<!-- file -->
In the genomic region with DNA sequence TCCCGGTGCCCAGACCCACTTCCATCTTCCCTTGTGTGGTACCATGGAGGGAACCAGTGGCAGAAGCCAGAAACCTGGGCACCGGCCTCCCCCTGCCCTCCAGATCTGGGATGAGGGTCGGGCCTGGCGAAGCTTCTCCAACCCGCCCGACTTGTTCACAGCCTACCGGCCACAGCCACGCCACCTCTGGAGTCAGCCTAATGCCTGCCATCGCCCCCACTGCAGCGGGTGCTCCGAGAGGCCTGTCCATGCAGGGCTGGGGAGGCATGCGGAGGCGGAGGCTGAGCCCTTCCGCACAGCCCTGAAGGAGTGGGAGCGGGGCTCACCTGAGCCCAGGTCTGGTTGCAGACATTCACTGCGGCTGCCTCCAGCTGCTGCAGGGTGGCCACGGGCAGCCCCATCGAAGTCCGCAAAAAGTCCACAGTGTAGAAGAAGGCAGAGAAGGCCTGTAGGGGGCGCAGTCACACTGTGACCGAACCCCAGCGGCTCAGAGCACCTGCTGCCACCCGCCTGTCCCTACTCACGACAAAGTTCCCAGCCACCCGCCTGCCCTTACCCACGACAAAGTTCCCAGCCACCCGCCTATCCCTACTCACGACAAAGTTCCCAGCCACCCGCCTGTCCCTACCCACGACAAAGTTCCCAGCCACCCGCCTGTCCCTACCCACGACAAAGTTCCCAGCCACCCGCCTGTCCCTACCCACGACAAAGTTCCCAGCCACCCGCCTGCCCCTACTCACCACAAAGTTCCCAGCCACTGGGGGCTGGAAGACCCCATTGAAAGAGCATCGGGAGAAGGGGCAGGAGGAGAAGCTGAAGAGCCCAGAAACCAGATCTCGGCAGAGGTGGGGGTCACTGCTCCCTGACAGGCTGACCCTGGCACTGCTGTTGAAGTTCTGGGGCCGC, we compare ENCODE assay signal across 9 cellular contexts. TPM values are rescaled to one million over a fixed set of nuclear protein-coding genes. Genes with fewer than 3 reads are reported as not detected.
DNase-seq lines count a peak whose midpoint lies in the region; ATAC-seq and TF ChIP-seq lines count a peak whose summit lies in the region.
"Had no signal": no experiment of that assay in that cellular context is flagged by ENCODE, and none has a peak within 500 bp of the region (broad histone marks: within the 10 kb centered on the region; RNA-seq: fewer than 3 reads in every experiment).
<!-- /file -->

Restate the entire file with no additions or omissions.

In the genomic region with DNA sequence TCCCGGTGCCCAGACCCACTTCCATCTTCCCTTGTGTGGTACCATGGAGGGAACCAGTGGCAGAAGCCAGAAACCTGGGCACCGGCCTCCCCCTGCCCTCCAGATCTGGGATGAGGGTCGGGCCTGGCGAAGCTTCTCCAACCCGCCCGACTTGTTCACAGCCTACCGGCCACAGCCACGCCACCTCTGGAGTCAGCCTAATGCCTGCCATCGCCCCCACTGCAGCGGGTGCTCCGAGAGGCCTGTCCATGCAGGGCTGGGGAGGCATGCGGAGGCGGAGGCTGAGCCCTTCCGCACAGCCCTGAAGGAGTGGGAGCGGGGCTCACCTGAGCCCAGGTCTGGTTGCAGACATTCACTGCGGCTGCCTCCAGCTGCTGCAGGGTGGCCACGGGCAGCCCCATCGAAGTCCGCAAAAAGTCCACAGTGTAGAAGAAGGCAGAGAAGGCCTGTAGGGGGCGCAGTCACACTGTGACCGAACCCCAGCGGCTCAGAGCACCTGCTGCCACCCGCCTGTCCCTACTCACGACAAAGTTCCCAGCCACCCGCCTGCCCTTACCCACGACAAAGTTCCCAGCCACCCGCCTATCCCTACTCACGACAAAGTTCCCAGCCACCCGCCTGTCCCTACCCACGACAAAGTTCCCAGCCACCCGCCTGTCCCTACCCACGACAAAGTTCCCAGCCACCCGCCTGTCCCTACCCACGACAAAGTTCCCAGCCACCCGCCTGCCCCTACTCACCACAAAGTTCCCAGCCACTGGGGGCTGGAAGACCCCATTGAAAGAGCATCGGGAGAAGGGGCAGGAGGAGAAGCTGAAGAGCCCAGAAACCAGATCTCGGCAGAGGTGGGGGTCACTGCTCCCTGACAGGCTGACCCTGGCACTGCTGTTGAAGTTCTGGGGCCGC, we compare ENCODE assay signal across 9 cellular contexts. TPM values are rescaled to one million over a fixed set of nuclear protein-coding genes. Genes with fewer than 3 reads are reported as not detected.
DNase-seq lines count a peak whose midpoint lies in the region; ATAC-seq and TF ChIP-seq lines count a peak whose summit lies in the region.
"Had no signal": no experiment of that assay in that cellular context is flagged by ENCODE, and none has a peak within 500 bp of the region (broad histone marks: within the 10 kb centered on the region; RNA-seq: fewer than 3 reads in every experiment).